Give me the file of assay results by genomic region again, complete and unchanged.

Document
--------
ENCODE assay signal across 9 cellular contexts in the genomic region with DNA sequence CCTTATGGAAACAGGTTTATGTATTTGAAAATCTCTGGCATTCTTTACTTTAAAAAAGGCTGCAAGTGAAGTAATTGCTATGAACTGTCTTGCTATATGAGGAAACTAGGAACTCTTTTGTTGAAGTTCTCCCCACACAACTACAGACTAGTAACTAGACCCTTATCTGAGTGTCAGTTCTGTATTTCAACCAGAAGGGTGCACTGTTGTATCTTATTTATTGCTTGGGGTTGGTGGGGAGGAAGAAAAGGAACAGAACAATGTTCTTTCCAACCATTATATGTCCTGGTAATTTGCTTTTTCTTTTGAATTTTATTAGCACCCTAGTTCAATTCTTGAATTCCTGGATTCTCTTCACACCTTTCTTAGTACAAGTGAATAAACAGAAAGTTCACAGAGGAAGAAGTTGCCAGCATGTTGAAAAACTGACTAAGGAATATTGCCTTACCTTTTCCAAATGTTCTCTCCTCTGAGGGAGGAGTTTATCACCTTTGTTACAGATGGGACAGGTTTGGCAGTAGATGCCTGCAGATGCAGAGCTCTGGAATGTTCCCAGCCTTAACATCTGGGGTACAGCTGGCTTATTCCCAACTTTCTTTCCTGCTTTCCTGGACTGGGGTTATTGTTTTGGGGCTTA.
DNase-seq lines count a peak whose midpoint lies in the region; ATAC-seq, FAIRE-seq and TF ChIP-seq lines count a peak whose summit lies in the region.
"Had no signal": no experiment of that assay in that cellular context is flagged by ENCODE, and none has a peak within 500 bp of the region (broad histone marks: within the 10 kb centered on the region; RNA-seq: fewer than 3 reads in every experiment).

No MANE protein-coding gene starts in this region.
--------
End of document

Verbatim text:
ENCODE assay signal across 9 cellular contexts in the genomic region with DNA sequence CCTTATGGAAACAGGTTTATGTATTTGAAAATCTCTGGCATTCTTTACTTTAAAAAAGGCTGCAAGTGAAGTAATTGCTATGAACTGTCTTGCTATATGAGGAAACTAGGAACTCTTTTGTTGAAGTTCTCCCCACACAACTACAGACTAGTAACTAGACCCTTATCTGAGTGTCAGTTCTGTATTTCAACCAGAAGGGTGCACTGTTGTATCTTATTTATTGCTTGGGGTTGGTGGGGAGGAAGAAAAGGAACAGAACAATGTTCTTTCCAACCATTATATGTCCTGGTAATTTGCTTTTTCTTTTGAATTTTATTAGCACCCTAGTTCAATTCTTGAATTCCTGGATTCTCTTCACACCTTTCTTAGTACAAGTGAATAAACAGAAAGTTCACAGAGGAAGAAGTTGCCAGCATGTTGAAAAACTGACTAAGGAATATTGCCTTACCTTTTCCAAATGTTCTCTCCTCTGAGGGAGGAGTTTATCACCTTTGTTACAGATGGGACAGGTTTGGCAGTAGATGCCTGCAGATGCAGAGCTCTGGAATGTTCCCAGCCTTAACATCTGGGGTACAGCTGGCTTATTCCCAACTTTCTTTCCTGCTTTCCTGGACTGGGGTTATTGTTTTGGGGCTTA.
DNase-seq lines count a peak whose midpoint lies in the region; ATAC-seq, FAIRE-seq and TF ChIP-seq lines count a peak whose summit lies in the region.
"Had no signal": no experiment of that assay in that cellular context is flagged by ENCODE, and none has a peak within 500 bp of the region (broad histone marks: within the 10 kb centered on the region; RNA-seq: fewer than 3 reads in every experiment).

No MANE protein-coding gene starts in this region.